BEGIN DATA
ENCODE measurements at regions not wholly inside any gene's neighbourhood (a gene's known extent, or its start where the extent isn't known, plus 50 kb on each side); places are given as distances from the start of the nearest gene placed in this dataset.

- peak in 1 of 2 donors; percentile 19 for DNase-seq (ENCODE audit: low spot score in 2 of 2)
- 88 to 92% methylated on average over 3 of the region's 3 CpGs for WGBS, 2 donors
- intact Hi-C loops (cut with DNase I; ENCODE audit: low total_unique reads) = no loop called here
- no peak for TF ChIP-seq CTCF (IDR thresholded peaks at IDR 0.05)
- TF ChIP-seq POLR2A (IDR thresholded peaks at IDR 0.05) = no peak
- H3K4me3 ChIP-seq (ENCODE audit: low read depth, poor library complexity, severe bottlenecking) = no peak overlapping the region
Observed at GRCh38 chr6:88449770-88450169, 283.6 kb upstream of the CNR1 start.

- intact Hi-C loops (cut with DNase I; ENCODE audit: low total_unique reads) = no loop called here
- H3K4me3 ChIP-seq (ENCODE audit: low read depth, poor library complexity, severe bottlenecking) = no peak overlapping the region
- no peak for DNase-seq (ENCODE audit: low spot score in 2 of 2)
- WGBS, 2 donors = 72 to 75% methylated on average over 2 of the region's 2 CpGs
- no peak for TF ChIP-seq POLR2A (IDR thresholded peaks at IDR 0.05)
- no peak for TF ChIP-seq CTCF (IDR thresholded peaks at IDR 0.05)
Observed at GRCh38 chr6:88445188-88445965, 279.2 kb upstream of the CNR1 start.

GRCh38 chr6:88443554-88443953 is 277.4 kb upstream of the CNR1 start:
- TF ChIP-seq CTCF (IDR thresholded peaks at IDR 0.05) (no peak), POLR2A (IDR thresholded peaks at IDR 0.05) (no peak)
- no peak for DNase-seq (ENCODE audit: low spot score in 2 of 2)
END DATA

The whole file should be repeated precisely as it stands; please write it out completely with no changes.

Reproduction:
ENCODE measurements at regions not wholly inside any gene's neighbourhood (a gene's known extent, or its start where the extent isn't known, plus 50 kb on each side); places are given as distances from the start of the nearest gene placed in this dataset.

- peak in 1 of 2 donors; percentile 19 for DNase-seq (ENCODE audit: low spot score in 2 of 2)
- 88 to 92% methylated on average over 3 of the region's 3 CpGs for WGBS, 2 donors
- intact Hi-C loops (cut with DNase I; ENCODE audit: low total_unique reads) = no loop called here
- no peak for TF ChIP-seq CTCF (IDR thresholded peaks at IDR 0.05)
- TF ChIP-seq POLR2A (IDR thresholded peaks at IDR 0.05) = no peak
- H3K4me3 ChIP-seq (ENCODE audit: low read depth, poor library complexity, severe bottlenecking) = no peak overlapping the region
Observed at GRCh38 chr6:88449770-88450169, 283.6 kb upstream of the CNR1 start.

- intact Hi-C loops (cut with DNase I; ENCODE audit: low total_unique reads) = no loop called here
- H3K4me3 ChIP-seq (ENCODE audit: low read depth, poor library complexity, severe bottlenecking) = no peak overlapping the region
- no peak for DNase-seq (ENCODE audit: low spot score in 2 of 2)
- WGBS, 2 donors = 72 to 75% methylated on average over 2 of the region's 2 CpGs
- no peak for TF ChIP-seq POLR2A (IDR thresholded peaks at IDR 0.05)
- no peak for TF ChIP-seq CTCF (IDR thresholded peaks at IDR 0.05)
Observed at GRCh38 chr6:88445188-88445965, 279.2 kb upstream of the CNR1 start.

GRCh38 chr6:88443554-88443953 is 277.4 kb upstream of the CNR1 start:
- TF ChIP-seq CTCF (IDR thresholded peaks at IDR 0.05) (no peak), POLR2A (IDR thresholded peaks at IDR 0.05) (no peak)
- no peak for DNase-seq (ENCODE audit: low spot score in 2 of 2)